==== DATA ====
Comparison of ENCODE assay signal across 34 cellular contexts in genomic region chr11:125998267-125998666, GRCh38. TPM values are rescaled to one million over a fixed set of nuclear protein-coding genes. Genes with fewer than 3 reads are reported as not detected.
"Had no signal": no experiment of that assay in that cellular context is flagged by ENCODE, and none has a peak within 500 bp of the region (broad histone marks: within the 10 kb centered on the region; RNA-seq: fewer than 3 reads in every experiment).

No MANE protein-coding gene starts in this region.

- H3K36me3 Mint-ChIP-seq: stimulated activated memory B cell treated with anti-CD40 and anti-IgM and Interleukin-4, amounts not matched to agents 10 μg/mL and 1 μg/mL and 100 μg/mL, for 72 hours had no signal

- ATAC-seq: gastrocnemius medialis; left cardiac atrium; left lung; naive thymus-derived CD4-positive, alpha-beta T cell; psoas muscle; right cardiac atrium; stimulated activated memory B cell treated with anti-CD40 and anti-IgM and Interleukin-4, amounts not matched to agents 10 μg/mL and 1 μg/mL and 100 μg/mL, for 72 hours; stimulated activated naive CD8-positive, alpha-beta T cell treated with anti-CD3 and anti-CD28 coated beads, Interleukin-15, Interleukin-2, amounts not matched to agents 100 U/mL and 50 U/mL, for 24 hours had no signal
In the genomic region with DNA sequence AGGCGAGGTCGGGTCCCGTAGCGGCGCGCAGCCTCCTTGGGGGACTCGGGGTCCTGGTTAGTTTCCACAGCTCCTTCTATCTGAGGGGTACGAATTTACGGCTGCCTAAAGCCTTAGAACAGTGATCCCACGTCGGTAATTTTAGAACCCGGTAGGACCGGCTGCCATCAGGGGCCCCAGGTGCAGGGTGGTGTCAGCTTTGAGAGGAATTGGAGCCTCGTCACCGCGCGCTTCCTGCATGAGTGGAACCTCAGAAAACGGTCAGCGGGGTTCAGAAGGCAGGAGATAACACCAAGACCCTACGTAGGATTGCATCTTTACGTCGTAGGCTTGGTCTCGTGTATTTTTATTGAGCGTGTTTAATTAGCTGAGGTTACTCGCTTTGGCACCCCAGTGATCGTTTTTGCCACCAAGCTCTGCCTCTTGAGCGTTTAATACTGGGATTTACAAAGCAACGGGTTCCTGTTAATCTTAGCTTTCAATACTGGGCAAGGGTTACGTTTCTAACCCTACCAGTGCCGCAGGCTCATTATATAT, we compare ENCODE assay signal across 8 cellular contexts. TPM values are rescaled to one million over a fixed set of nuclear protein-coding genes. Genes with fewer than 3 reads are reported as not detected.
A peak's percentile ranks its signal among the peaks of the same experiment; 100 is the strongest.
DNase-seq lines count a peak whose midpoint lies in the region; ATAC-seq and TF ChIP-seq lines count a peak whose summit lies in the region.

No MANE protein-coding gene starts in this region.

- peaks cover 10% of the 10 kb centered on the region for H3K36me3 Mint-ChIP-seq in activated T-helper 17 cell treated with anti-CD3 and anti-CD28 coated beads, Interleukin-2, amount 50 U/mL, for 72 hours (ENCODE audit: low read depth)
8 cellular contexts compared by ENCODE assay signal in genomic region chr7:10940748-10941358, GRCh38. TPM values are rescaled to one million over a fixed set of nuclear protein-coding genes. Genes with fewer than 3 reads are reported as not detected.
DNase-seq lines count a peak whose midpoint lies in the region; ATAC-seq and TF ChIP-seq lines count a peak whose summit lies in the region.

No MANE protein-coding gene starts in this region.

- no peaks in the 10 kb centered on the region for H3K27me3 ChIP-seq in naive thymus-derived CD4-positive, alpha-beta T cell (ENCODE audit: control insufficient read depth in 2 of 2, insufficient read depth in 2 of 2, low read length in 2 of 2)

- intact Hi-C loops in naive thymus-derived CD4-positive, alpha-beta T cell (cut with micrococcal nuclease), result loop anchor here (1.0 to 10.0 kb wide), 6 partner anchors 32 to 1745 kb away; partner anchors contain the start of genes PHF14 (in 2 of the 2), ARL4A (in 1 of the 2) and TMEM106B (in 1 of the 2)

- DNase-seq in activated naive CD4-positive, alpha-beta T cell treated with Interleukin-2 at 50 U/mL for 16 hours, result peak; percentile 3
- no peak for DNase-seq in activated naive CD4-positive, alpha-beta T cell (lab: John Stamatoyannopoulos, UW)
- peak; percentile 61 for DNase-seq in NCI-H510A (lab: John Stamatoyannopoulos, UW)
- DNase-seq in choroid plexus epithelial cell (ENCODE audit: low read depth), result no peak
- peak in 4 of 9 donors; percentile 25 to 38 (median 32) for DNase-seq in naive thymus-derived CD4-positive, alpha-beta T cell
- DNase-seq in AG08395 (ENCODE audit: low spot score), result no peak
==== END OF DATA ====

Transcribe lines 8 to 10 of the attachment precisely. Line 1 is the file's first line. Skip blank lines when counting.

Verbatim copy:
DNase-seq lines count a peak whose midpoint lies in the region; ATAC-seq and TF ChIP-seq lines count a peak whose summit lies in the region.

No MANE protein-coding gene starts in this region.

- peaks cover 10% of the 10 kb centered on the region for H3K36me3 Mint-ChIP-seq in activated T-helper 17 cell treated with anti-CD3 and anti-CD28 coated beads, Interleukin-2, amount 50 U/mL, for 72 hours (ENCODE audit: low read depth)